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The Law: Obama's Executive Privilege and Holder's Contempt: “Operation Fast and Furious”

Authors


  • AUTHOR'S NOTE: Thanks to Chris Edelson, Mort Rosenberg, Mark Rozell, and Mitch Sollenberger for valuable suggestions on this article. Some of the analysis in this article is drawn from Fisher's testimony on June 13, 2011, before the House Committee on Oversight and Government Reform with regard to committee subpoenas, and from his article “An Overbroad Executive Privilege Claim,” National Law Journal, July 30, 2012, pp. 34-35, available at http://loufisher.org/docs/ep/obamaexec.pdf.

Abstract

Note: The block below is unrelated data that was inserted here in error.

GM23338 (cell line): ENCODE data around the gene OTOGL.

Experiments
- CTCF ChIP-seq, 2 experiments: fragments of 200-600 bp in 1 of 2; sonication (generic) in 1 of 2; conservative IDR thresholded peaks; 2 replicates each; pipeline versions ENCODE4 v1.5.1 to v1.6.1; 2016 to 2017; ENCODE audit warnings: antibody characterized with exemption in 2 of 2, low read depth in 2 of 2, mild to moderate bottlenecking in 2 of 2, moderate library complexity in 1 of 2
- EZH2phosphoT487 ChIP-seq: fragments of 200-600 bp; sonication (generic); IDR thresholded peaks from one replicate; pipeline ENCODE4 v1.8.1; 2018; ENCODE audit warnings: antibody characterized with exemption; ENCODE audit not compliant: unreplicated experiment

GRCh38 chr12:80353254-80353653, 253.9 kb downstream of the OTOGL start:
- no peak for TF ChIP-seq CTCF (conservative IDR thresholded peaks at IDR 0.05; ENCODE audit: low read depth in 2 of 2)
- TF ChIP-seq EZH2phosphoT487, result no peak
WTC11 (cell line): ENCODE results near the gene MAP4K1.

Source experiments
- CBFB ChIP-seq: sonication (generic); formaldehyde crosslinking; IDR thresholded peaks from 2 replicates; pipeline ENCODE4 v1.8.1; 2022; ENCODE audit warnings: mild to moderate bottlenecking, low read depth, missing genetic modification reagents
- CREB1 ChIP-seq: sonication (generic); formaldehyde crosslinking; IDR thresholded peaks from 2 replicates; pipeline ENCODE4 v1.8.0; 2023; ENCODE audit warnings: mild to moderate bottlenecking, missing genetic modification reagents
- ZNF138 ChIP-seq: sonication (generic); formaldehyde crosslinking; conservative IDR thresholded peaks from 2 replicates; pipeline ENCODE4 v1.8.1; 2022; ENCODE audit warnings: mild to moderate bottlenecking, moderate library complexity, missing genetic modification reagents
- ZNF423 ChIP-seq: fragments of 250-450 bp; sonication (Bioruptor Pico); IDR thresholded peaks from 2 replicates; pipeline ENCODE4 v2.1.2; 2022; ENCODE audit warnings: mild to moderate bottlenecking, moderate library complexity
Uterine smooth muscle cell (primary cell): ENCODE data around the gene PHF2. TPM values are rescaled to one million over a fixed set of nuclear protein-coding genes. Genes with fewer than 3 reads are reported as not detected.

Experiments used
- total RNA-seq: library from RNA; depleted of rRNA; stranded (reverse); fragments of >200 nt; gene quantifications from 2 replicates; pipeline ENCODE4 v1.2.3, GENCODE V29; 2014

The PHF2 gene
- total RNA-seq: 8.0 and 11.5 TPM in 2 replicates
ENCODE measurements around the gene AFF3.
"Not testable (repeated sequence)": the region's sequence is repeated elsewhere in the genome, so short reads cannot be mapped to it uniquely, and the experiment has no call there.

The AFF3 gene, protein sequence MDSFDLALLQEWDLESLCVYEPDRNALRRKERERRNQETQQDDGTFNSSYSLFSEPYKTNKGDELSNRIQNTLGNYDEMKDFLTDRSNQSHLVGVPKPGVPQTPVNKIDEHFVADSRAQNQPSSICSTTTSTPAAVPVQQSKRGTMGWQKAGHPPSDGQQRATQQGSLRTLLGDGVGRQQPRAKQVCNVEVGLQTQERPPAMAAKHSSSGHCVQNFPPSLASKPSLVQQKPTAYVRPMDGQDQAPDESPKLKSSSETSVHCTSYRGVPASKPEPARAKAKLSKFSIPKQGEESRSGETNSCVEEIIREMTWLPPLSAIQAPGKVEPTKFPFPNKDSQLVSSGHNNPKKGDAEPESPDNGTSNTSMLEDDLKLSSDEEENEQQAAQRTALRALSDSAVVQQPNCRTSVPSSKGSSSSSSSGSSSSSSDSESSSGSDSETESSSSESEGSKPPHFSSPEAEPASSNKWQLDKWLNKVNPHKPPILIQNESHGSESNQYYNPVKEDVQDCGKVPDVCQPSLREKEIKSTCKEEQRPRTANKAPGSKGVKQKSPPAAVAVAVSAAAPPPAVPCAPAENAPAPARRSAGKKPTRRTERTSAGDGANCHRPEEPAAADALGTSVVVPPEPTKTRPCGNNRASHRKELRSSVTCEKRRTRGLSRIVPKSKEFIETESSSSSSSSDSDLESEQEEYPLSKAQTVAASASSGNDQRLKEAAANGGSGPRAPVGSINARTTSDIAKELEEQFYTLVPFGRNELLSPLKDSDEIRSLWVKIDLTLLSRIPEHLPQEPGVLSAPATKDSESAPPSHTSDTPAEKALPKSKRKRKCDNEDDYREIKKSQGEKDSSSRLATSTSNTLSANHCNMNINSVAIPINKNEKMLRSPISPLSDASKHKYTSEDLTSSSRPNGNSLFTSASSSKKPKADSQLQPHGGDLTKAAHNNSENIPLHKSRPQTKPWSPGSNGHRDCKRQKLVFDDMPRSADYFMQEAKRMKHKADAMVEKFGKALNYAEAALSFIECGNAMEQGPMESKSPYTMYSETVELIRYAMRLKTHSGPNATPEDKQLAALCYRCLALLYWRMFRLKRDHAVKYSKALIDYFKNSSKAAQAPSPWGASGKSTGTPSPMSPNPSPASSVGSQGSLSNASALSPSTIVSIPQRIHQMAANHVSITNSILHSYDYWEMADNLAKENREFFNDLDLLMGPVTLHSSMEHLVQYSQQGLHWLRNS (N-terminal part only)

In his first use of executive privilege, President Barack Obama on June 20, 2012, denied Congress access to documents related to the “Fast and Furious” operation carried out by the Alcohol, Tobacco, and Firearms (ATF) agency. The program permitted more than two thousand assault guns to leave the United States and enter Mexico, leading to the deaths of hundreds of Mexicans. Initially, the Justice Department denied that ATF ever intended to have guns flow to Mexico. Ten months later the department conceded that its statement was “inaccurate.” Congressional efforts to obtain agency documents resulted in a House contempt citation against Attorney General Eric Holder, prompting Obama to invoke executive privilege.

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